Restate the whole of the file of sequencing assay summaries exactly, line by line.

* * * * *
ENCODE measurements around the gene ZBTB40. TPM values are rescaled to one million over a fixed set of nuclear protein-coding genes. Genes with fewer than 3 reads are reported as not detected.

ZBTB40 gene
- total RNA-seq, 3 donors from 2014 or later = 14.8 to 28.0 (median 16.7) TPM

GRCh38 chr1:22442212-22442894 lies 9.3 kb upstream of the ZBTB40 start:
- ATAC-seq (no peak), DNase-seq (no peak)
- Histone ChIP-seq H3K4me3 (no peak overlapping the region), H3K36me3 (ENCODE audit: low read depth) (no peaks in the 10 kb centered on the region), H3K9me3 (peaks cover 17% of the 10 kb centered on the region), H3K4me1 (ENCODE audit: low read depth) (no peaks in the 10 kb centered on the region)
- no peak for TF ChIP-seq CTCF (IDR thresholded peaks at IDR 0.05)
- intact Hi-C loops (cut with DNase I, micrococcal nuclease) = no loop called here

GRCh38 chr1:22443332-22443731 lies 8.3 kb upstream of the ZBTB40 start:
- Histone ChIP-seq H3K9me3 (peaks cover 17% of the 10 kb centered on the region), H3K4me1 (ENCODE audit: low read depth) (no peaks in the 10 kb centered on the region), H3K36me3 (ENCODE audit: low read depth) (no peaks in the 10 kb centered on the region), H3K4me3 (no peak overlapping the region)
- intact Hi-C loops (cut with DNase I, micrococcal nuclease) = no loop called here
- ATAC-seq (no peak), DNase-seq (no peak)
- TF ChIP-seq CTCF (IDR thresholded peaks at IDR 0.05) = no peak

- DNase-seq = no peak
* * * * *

ENCODE measurements around the gene ZBTB40. TPM values are rescaled to one million over a fixed set of nuclear protein-coding genes. Genes with fewer than 3 reads are reported as not detected.

ZBTB40 gene
- total RNA-seq, 3 donors from 2014 or later = 14.8 to 28.0 (median 16.7) TPM

GRCh38 chr1:22442212-22442894 lies 9.3 kb upstream of the ZBTB40 start:
- ATAC-seq (no peak), DNase-seq (no peak)
- Histone ChIP-seq H3K4me3 (no peak overlapping the region), H3K36me3 (ENCODE audit: low read depth) (no peaks in the 10 kb centered on the region), H3K9me3 (peaks cover 17% of the 10 kb centered on the region), H3K4me1 (ENCODE audit: low read depth) (no peaks in the 10 kb centered on the region)
- no peak for TF ChIP-seq CTCF (IDR thresholded peaks at IDR 0.05)
- intact Hi-C loops (cut with DNase I, micrococcal nuclease) = no loop called here

GRCh38 chr1:22443332-22443731 lies 8.3 kb upstream of the ZBTB40 start:
- Histone ChIP-seq H3K9me3 (peaks cover 17% of the 10 kb centered on the region), H3K4me1 (ENCODE audit: low read depth) (no peaks in the 10 kb centered on the region), H3K36me3 (ENCODE audit: low read depth) (no peaks in the 10 kb centered on the region), H3K4me3 (no peak overlapping the region)
- intact Hi-C loops (cut with DNase I, micrococcal nuclease) = no loop called here
- ATAC-seq (no peak), DNase-seq (no peak)
- TF ChIP-seq CTCF (IDR thresholded peaks at IDR 0.05) = no peak

- DNase-seq = no peak